4530 Endometriosis Endometriosis is a common condition that occurs

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Endometriosis is a common condition that occurs when endometrial tissue (the lining of the
uterus) grows outside the uterus, typically onto the fallopian tubes, ovaries or pelvic cavity.
This tissue responds to monthly hormonal changes just like the normal endometrial tissue
inside the uterus, resulting in inflammation, bleeding and pain.

No one knows for sure what causes endometriosis, but some theories suggest it is caused by
defects in cell formation and development, inherited tendencies or failures in the immune

The average age of women diagnosed with endometriosis is between 25 and 40 years of age.
Most cases resolve when menopause starts, but the condition may continue if a woman
receives hormone replacement therapy (HRT).

According to some estimates, 25 percent to 50 percent of infertile women suffer from

Note your symptoms
Diagnosing endometriosis is difficult because the symptoms are not the same in all women.
Typical symptoms include pelvic pain, menstrual cramps, irregular bleeding and infertility.

Women whose menstrual periods become more painful than previously, with the pain
occurring just before and at the beginning of the menstrual flow, may have endometriosis.
Abnormal uterine bleeding, especially heavy flows, rectal bleeding and pain during sexual
intercourse are also common symptoms.

If endometriosis is suspected, your doctor will perform a pelvic and rectal examination and
possibly laboratory tests. Immunologic and imaging tests may be used but by themselves do
not provide a definitive diagnosis; imaging techniques include ultrasound Laparoscopy is a
surgical procedure that can provide a definitive diagnosis and may be performed to rule out
other conditions with similar symptoms such as pelvic inflammatory disease (PID) and
tumours of the colon, rectum, ovaries or uterus.

Individualized treatment
In general, the objectives of any medical treatment for endometriosis are to control pain and
improve or protect fertility. The choice of treatment will be based on the stage of the disease
(mild, moderate or severe). Another major consideration is a woman’s specific reproductive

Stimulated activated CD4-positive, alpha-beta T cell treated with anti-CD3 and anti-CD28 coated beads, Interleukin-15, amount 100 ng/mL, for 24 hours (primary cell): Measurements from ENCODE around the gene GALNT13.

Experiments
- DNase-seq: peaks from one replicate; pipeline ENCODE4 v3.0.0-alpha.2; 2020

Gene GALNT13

concerns: women who want to have children may receive different treatment than women
who do not or a woman who has completed her family.

For mild to moderate cases, a common treatment, hormonal therapy is considered appropriate,
commonly prescribed drugs include danazol, medroxyprogesterone acetate, oral

Reviewed on 2006-10-07                  Copyright Reserved                            Page 1 of 2
contraceptives and gonadotropin-releasing hormone agonist (GnRH). If the endometriosis is
in a mild or moderate stage, hormonal treatment is usually successful in alleviating pain and
controlling disease progression.

Pain medications that may be recommended include over-the-counter non-steroidal anti-
inflammatory drugs (NSAIDS), such as aspirin and ibuprofen. Stronger doses or other drugs
may be prescribed by your doctor. NEVER give aspirin to children/teenagers. It can cause
Reye’s syndrome, a rare but often fatal condition. If you have a chronic illness, are
pregnant, or routinely take prescribed or over-the-counter medications, talk to your doctor or
pharmacist before taking any new medications.

Surgery generally involves the removal of excess endometrial tissue from places it does not
belong. Procedures that are commonly performed include dilation and curettage (commonly
known as a D & C), laparoscopy (also performed for diagnostic purposes), laparotomy (that’s
open abdominal surgery), hysterectomy (removal of the uterus) or oophorectomy (removal of
the ovaries).

Possible complications
Complications include heavy vaginal and/or rectal bleeding, with chronic bleeding leading to
anaemia. For some women with moderate to severe symptoms, chronic pain causes significant
disability and stress, as does the possibility of infertility. Infertility caused by endometriosis
may in addition be difficult for some women to accept.

Call your doctor immediately if . . .
You suspect endometriosis and
   • Your symptoms suddenly worsen
   • You have severe pain or bleeding (saturating one pad an hour)
   • You are pregnant and have any vaginal bleeding or abdominal /pelvic pain

If the symptoms of endometriosis continue to interfere with your personal and professional
life, your doctor may want to re-evaluate your treatment plan.

Reviewed on 2006-10-07                   Copyright Reserved                              Page 2 of 2

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